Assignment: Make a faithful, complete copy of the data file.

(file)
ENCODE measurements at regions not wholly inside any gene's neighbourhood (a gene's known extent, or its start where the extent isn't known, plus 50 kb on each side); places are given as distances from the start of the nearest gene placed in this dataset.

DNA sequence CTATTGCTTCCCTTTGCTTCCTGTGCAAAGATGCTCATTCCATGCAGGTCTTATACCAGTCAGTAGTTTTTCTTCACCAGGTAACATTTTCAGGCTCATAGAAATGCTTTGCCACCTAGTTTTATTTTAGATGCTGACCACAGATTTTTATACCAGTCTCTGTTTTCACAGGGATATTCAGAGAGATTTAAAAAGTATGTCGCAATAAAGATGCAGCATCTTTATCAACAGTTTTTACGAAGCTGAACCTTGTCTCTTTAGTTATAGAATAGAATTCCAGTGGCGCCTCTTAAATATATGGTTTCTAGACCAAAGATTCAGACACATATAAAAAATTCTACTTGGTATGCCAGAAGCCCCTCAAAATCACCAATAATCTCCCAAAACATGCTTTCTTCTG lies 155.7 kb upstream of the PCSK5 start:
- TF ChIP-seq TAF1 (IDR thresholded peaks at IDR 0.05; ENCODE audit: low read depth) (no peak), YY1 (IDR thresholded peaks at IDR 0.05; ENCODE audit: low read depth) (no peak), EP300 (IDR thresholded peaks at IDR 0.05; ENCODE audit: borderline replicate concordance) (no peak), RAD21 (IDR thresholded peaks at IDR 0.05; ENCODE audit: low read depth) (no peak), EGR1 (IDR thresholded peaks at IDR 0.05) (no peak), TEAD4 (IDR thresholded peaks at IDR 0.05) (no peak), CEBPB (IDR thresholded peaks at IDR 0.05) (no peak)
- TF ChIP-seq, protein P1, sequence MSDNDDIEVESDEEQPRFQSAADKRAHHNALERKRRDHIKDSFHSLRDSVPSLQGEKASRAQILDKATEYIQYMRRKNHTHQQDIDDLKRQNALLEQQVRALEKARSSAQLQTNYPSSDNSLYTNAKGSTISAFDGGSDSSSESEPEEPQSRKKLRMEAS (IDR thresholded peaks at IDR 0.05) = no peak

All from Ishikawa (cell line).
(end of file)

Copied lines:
ENCODE measurements at regions not wholly inside any gene's neighbourhood (a gene's known extent, or its start where the extent isn't known, plus 50 kb on each side); places are given as distances from the start of the nearest gene placed in this dataset.

DNA sequence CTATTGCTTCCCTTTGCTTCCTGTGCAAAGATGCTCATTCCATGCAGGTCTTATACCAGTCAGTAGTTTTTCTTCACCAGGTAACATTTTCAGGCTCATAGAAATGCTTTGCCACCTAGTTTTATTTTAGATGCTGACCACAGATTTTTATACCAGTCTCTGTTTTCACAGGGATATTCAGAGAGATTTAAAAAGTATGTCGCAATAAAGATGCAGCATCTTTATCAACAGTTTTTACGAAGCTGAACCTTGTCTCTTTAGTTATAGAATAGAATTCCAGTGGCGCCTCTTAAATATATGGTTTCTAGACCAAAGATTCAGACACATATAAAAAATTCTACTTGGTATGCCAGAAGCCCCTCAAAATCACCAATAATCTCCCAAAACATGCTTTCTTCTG lies 155.7 kb upstream of the PCSK5 start:
- TF ChIP-seq TAF1 (IDR thresholded peaks at IDR 0.05; ENCODE audit: low read depth) (no peak), YY1 (IDR thresholded peaks at IDR 0.05; ENCODE audit: low read depth) (no peak), EP300 (IDR thresholded peaks at IDR 0.05; ENCODE audit: borderline replicate concordance) (no peak), RAD21 (IDR thresholded peaks at IDR 0.05; ENCODE audit: low read depth) (no peak), EGR1 (IDR thresholded peaks at IDR 0.05) (no peak), TEAD4 (IDR thresholded peaks at IDR 0.05) (no peak), CEBPB (IDR thresholded peaks at IDR 0.05) (no peak)
- TF ChIP-seq, protein P1, sequence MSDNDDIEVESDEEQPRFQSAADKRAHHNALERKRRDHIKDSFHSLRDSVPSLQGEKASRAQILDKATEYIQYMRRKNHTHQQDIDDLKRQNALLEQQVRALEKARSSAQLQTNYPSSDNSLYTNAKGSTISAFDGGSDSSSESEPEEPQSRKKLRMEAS (IDR thresholded peaks at IDR 0.05) = no peak

All from Ishikawa (cell line).